Under the seat one could see a patched grab bag, like those given to people who went on missions in the 1980s. Every time the bus jerked over a pothole, many eyes fixed on it to see if its contents had come spilling out through the broken zipper. Nearby, on the road to the town of Candelaria, a police patrol stopped the trip and ordered everyone out with their belongings. At the end of the aisle, along with others equally orphaned, was the mended valise of a one-time State security officer who had been in Europe or some country in Africa. No one made the least move to pick it up.
Two officers searched each row and piled the packages no traveler had claimed on the steps. They opened them with great care, cutting the corners, pulling out the staples, to expose contraband more pursued than arms and drugs: milk,.cheese, lobster, shrimp and fish. A sheep dog, trained to detect seafood, milk products and beef, searched among the packages people had consigned to the ditch, under the sun. “Everyone will be detained until the owners of these packages come forward,” shouted one of the higher-ups as he starts to fill the trunk of the police car with the confiscated goods.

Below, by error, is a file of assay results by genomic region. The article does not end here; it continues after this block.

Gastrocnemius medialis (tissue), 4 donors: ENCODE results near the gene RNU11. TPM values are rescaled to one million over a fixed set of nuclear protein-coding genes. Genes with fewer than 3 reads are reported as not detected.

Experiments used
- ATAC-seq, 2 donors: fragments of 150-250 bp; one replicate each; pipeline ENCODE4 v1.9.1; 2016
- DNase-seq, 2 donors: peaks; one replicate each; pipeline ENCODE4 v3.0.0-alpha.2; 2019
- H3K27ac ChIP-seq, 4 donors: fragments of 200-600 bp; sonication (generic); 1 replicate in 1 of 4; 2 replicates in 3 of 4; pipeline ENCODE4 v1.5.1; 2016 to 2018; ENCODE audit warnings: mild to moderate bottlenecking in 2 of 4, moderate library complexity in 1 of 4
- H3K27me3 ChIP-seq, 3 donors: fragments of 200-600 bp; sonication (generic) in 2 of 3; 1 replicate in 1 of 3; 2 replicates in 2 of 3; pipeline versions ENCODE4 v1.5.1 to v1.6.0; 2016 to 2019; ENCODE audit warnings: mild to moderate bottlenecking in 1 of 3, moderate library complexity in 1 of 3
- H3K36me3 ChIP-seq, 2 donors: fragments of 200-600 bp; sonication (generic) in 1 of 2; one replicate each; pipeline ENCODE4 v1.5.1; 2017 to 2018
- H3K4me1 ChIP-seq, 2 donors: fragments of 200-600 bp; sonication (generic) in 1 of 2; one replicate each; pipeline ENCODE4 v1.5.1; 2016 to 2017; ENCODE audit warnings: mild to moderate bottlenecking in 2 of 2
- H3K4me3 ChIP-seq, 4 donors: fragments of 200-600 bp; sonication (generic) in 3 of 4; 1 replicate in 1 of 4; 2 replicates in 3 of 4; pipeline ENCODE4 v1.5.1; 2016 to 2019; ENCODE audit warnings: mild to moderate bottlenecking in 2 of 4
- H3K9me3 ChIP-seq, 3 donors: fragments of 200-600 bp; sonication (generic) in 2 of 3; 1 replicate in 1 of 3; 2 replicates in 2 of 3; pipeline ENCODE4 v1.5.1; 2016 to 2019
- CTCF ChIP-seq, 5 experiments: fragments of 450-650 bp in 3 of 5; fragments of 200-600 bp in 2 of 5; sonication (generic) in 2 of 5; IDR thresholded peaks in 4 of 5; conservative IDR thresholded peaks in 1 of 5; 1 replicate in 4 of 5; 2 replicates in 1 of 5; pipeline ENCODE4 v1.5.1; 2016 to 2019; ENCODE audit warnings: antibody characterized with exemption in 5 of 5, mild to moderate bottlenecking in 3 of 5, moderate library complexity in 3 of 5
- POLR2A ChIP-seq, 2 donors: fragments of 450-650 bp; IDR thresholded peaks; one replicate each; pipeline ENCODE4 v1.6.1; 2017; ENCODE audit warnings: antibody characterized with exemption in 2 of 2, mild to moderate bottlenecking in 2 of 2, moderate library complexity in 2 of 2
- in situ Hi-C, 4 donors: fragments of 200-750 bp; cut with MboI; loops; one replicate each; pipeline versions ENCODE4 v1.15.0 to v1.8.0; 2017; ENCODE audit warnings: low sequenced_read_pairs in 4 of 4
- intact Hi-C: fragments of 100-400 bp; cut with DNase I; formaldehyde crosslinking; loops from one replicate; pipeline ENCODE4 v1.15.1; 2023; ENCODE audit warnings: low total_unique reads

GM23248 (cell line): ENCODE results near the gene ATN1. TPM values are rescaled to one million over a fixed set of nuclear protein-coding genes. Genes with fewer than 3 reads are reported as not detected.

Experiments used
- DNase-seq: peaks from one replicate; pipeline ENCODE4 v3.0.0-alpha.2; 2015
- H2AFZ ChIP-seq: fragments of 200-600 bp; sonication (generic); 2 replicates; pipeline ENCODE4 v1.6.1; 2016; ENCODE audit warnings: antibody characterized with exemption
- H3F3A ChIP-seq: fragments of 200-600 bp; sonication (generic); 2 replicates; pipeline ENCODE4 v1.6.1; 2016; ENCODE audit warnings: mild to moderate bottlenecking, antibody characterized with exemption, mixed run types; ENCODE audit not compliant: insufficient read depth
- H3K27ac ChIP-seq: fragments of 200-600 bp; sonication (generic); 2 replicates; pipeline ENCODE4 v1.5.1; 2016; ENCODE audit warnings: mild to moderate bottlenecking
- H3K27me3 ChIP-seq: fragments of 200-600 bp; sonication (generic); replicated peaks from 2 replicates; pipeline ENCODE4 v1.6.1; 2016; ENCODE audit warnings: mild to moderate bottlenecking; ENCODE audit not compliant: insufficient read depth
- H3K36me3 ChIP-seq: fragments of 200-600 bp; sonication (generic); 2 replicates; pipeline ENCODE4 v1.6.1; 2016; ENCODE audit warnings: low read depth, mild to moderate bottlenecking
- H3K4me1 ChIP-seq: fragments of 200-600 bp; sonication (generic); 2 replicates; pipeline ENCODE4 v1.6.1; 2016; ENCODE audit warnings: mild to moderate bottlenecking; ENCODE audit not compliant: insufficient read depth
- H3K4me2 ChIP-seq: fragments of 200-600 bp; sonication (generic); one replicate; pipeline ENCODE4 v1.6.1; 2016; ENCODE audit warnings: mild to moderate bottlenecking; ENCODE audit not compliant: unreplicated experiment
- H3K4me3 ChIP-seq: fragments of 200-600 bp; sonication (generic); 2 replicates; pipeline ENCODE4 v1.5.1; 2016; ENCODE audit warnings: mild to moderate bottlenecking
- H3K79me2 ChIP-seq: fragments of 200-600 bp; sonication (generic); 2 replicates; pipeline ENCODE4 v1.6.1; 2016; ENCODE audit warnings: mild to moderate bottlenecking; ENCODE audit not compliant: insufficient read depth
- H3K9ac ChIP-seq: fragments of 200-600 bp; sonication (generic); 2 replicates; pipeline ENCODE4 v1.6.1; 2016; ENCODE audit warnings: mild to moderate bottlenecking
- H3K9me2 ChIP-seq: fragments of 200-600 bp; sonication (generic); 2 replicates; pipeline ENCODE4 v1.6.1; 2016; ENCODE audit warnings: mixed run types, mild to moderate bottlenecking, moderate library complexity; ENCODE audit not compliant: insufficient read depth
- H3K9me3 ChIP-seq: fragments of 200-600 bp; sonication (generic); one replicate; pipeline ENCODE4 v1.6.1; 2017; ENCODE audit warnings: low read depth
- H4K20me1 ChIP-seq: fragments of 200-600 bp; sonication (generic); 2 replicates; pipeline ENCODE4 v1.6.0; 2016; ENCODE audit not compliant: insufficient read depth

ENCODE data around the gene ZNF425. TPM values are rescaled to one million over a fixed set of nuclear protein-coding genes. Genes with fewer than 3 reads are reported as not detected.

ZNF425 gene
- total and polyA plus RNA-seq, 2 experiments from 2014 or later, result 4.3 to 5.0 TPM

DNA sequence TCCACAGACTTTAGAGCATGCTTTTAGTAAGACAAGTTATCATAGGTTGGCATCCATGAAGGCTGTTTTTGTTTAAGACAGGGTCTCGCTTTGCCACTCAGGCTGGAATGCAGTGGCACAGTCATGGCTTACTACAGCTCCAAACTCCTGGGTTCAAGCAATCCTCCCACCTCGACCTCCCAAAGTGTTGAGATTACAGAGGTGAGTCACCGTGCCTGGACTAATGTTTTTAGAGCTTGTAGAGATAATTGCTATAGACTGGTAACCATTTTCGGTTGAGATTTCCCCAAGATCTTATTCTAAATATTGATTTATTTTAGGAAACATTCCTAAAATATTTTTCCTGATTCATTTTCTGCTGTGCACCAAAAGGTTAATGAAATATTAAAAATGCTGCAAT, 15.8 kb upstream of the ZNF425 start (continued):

Although they questioned and threatened the travelers at the station, they could not impute any crimes to them as there was no way to prove who owned the pounds of food surely intended for the black market. It was impossible to connect the suitcases “traveling alone” with any individual. Oddly, the buses that cross the country are loaded with these possessions no one wants to claim as their own. Autonomous bags, sacks and boxes who will only find an owner if they make it to their destinations, if they manage to make it safely through the check points, the searches and dogs’ noses.